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Picture of R. Jan Gurley

This is one in a series of articles examining the relationship between housing loss and death in San Francisco. Check out the previous articles in the series, Looking for death,Gunpowder on the streets, and Will losing your home kill you?

Picture of Beatrice Motamedi

When does health begin? And how far back do you have to go to be truly healthy? That's the gist of an article I just read in the Nov. 8 issue of Newsweek, entitled "Sins of the Grandfathers," by Sharon Begley.

Picture of Robert Joiner

Robert Joiner examines health-care disparities that persist in the St. Louis area, despite the fact that the region is blessed with some of the finest medical facilities in the world.

Picture of Peter Lipson

Many years ago I was a kid on a wilderness canoe trip, on a beautiful isolated lake in northern Ontario. We stopped for lunch in the early afternoon and stripped down to wash up in the cold water.

Picture of Dan Lee

Michael Lewinski, Ph.D., is the director of clinical microbiology and an associate professor of pathology and laboratory medicine at the David Geffen School of Medicine at UCLA. He was formerly the senior scientific director of infectious diseases at Quest Diagnostics Nichols Institute and Focus Diagnostics, Inc, where he spent more than 15 years directing reference laboratories with an emphasis on esoteric test development and testing services.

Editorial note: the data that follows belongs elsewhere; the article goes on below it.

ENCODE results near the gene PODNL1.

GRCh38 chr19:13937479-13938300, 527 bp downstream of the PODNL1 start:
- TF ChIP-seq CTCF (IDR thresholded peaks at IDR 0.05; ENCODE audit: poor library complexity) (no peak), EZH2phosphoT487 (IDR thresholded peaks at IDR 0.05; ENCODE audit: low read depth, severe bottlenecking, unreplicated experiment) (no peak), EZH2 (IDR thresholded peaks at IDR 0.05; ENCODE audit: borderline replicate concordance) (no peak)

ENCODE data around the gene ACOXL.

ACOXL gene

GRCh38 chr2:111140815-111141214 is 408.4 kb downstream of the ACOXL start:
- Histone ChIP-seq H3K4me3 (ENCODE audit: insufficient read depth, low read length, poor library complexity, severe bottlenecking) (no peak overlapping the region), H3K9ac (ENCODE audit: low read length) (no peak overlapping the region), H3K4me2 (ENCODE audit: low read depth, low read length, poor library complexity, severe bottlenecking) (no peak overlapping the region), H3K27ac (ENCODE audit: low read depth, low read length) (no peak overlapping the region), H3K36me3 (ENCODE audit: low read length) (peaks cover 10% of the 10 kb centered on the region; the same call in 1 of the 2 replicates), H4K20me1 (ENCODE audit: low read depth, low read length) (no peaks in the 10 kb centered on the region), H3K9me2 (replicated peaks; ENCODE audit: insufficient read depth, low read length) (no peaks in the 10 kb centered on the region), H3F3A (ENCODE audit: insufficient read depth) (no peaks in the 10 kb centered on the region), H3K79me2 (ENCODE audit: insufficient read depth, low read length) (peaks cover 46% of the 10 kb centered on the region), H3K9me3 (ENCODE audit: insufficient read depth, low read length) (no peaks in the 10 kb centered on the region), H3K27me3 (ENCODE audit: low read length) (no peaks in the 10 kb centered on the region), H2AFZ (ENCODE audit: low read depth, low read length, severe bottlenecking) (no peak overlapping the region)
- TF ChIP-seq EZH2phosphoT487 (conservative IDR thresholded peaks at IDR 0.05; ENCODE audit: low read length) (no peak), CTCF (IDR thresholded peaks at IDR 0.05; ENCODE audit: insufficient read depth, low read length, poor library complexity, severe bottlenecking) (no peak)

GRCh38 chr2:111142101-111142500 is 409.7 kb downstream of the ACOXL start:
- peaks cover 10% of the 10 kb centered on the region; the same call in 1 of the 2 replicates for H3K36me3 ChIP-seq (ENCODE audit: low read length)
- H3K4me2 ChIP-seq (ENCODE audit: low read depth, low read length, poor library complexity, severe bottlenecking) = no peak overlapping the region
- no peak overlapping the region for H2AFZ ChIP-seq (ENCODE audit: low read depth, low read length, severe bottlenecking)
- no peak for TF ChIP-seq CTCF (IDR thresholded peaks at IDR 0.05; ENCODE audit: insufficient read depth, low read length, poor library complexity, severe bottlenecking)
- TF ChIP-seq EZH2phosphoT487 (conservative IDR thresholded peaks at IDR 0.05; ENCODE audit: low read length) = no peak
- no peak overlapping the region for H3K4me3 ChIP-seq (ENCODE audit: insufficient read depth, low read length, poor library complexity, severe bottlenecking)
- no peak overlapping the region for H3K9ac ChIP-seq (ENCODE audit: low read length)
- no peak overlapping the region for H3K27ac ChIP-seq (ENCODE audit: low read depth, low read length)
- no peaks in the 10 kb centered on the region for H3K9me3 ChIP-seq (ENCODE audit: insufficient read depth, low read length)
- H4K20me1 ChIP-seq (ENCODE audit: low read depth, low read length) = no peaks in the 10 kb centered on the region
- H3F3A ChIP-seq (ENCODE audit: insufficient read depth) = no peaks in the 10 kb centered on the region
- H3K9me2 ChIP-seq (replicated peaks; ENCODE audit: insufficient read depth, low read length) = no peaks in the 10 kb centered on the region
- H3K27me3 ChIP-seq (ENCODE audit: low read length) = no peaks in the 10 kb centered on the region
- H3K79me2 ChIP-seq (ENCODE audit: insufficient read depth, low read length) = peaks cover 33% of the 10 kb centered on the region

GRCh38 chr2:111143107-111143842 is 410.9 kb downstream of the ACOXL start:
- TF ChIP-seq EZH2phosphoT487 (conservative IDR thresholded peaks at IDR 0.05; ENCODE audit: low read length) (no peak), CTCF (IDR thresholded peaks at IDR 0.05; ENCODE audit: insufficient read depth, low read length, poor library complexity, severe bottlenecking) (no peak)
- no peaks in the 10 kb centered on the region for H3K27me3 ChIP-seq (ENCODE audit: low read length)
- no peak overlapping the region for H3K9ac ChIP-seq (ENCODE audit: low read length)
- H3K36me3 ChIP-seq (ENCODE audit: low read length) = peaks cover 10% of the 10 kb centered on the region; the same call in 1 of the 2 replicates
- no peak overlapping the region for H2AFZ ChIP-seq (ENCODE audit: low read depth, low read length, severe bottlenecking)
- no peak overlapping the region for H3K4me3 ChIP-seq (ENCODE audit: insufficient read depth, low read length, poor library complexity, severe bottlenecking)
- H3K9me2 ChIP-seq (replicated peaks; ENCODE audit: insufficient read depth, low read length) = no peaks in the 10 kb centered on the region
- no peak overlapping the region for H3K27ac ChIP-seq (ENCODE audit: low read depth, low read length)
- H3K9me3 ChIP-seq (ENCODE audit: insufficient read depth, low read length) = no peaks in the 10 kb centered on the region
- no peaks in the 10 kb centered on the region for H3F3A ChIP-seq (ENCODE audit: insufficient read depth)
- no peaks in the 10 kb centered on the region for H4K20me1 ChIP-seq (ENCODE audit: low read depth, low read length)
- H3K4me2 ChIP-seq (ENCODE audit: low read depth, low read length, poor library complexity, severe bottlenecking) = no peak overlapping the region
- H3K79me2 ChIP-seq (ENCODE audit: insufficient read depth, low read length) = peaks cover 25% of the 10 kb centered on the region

Picture of Astrid Viciano

Kristin Molini has five reasons to celebrate this year. The 22-year-old is recovering after five organ transplants – liver, stomach, pancreas, and small and largeintestines. Only 300 similar interventions have been performed worldwide. The story – reported in the New York Daily News this January – could be the script for a movie. It could be an episode of a TV series, it could, most importantly, get people interestedin organ donation, giving them information about the importance of the procedure.

Picture of Pedro Frisneda

Health authorities have declared the United States on alert, in response to increasing cases of type 2 diabetes in the country. Official reports refer to a threat of major proportions that makes a state of emergency public health, so much so that there is already talk of an emerging epidemic. The most affected are children and members of minorities, particularly Hispanics.

Picture of Mariana Alvarado

Southern Arizona children are suffering from adult afflictions — and doctors blame it on a troubling surge in childhood obesity.

In Arizona 31 percent of children between the ages of 10 and 17 are overweight or obese, experts say.

Lifestyle, diet and genetics play a role, but the biggest common denominator among them is socioeconomic.

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